Sorry, Science Can't Actually Tell Us The Best Time Of Day To Drink Coffee

Cup of coffee with coffee beans
Cup of coffee with coffee beans - Filmstax / Getty Images

If you really want to get to know someone, ask them how they take their coffee. Gone are the simpler days of regular versus decaf or dark roast versus light. These days you have to decide between drip versus pour-over, iced coffee versus cold brew, big chains versus boutique fair trade — and that's all before the milk options.

People drink coffee at different times, too. Maybe you grab your first cup of joe before work in the morning, or maybe you hold off until the afternoon so it gets you through your post-lunch crash, or maybe you're even a nighttime coffee drinker. But these options beg the question: What's the best time to drink coffee? The truth is, at least from a scientific perspective, there's no single right time to have a sip of java.

While the caffeine in coffee can spike your cortisol levels, which may make some people feel jittery, that doesn't necessarily mean you have to delay that first cup. According to Cleveland Clinic, experts say it's fine to drink coffee any time of day. How your body reacts, however, may influence your habits.

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Coffee Increases Cortisol Levels

Drip coffee maker with mug
Drip coffee maker with mug - Evgrafova Svetlana / Shutterstock

According to the Harvard T.H. Chan School of Public Health, coffee offers a slew of health benefits, including lowering your risk of type 2 diabetes, heart disease, and even depression. Coffee's effects become more complex, though, once the hormone cortisol, which controls your stress response and circadian rhythm, enters the picture.

For most coffee drinkers, the jolt of energy that comes from that first cup is what starts the day. This timing may coincide with your body's best efforts to get you up and out of bed. Every morning, around 7 to 8 a.m., your body's cortisol levels peak. When you add an 8-ounce cup of coffee to the mix, which contains around 100 milligrams of caffeine, your body's cortisol will increase even more. If you're sensitive to caffeine, this combination might make you feel jumpy, which could explain why some health experts advise that you hold off on coffee until later in the morning or day (per Cleveland Clinic).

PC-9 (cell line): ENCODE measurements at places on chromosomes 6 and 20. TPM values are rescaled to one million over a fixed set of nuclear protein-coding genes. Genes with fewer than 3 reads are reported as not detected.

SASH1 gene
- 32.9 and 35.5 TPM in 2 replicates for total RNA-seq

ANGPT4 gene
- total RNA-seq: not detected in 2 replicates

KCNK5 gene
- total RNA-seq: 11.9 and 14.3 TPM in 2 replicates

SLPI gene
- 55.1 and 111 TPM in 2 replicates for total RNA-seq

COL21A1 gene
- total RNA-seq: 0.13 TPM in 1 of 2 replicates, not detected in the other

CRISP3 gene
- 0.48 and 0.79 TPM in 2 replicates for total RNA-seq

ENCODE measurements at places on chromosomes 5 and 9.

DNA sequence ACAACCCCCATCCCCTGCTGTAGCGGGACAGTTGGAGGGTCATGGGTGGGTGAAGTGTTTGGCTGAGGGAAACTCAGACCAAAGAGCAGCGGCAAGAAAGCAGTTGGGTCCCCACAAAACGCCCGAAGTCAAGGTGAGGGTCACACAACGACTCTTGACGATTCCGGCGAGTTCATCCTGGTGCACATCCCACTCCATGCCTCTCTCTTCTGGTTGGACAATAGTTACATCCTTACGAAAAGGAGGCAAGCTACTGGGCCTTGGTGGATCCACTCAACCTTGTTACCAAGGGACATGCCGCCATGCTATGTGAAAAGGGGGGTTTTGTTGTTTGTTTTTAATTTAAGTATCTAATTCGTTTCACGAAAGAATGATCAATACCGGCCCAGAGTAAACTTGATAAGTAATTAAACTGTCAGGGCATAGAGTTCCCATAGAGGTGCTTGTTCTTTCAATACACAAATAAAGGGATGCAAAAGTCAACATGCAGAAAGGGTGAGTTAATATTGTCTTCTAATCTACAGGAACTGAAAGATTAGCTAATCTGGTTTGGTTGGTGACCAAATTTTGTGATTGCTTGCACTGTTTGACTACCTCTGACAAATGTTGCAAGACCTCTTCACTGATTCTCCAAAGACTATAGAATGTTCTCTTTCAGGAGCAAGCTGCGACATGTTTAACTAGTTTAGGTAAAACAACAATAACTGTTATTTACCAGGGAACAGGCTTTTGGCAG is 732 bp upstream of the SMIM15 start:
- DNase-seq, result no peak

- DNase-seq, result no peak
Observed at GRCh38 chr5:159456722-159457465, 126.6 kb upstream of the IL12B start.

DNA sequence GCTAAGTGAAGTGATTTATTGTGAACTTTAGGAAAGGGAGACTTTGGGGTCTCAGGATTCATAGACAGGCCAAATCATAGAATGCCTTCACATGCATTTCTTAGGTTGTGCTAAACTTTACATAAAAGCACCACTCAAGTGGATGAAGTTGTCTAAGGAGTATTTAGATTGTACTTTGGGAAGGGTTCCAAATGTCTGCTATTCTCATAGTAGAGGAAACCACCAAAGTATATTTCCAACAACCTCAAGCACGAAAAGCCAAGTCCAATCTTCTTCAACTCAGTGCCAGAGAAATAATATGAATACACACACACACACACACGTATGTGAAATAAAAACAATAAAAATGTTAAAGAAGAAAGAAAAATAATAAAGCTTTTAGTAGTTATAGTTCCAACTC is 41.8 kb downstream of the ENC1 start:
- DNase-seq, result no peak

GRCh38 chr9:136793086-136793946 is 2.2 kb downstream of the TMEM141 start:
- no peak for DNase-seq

Some people, however, have chronically high cortisol levels. If you're one of these, be aware that a boost of caffeine will increase your already-high levels of the hormone, which may impact cardiovascular health, the American Heart Association reports.

There's No Best Time For Coffee, But There Are Good Times

Different coffee drinks on table
Different coffee drinks on table - Jupiterimages / Getty Images

Fortunately for coffee lovers, there doesn't seem to be a wrong time to drink this beverage. What the matter really boils down to is how you personally react to caffeine. Some folks may be able to drink coffee any time (even at night) and feel great. Others may find that they can only drink one cup in the morning — any more, and they would have to cut back. If you want to get the most bang for your buck, however, mid-morning or early afternoon seem to be the sweet spots.

Since your cortisol levels start to dip around 9:30 a.m. and 11 a.m., those are great times to head for the coffee maker. Similarly, 2 p.m. is a good time for a boost if you need help getting through the afternoon.

All of that goes out the window if you work nights, of course, or if you have the CYP1A2 "coffee gene," which breaks down caffeine and gets it out of your system quickly. If neither of these applies to you, then as long as your caffeine intake isn't preventing you from getting a good night's sleep or making you too jittery, any time is a good time for a cup of joe. Just try not to overdo it, as drinking too much coffee may eventually produce the opposite effect.

Read the original article on Daily Meal